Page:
An Evidence-Informed Study to Determine Why Singapore Teachers Engage in Professional Development

Project Number
OER 24/12 CCH

Project Duration
January 2013 - September 2015


Set against the motivation for NIE/GPL to enhance Teacher Professional Development (TPD) in meeting the needs of our stakeholders, the question of what makes a teacher want to engage in TPD was raised. While a literature scan has shown numerous studies on TPD that advocate different types of PD that teachers consider effective, there exists little consensus on which type of PD works best, and consequently no conclusion on what makes a teacher want to do TPD can be drawn. Specifically, the Singapore literature suffers from a dearth of empirical studies to show what motivates a teacher to do TPD. Adopting a social psychology framework of Planned Behaviour Theory (TPB), this study seeks to address the research problem above through a baseline study and an extended exploration on the factors affecting a teacher's motivation to do TPD. Indeed, Planned Behaviour Theory explicates the process that translates beliefs into behaviour. Three main concepts of attitude towards belief, subjective beliefs and perceived behavioural control will anchor the inquiry into what makes a teacher want to engage in TPD. A variety of data collection methods are proposed to study this. In-depth interviews and questionnaire survey will be used to construct the baseline while Focus Group Discussions will deepen the exploration and provide the triangulation to data collection, essentially improving the reliability of the study. The findings from this study will present important implications for NIE such as in informing the institution on how PD is made sense of on the ground. At the same time, it is envisioned to provide information for the group in rethinking its course and if needed, modifying its nature of service delivery. Ultimately, the results will add to the growing body of literature on TPD engagement of teachers, nuanced with a contextual understanding of the Singapore situation. As a baseline study, this research is envisioned as the first in a series of projects targeted at deepening inquiry into the nature of TPD in Singapore. Scholars worldwide have built a well-documented body of research on TPD, examining its form, content and nature, from delivery to engagement to measures of effectiveness. In Singapore, however, there is not a substantial number of local studies on the city-state's TPD system albeit praises it has garnered from international observers. Thus, this study aims to provide local and contextual understanding of the Singapore situation vis-?-vis global trends in TPD scholarship.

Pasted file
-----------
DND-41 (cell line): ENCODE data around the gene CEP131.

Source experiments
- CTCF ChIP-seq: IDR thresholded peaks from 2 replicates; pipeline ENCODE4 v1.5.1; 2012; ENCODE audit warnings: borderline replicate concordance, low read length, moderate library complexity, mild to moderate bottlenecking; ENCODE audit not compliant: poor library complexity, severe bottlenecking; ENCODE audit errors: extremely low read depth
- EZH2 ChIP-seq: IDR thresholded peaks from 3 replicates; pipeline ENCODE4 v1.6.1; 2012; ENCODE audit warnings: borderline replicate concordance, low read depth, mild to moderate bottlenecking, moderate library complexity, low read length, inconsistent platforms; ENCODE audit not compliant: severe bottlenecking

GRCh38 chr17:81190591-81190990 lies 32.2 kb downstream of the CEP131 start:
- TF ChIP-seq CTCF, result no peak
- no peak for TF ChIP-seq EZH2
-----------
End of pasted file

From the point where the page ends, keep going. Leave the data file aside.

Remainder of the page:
Research Themes
Teacher Learning/PLCs/Lesson Studies

Funding Source

Related Links
ReEd Vol 9 (2013): Developing as a Teaching Professional

Related Projects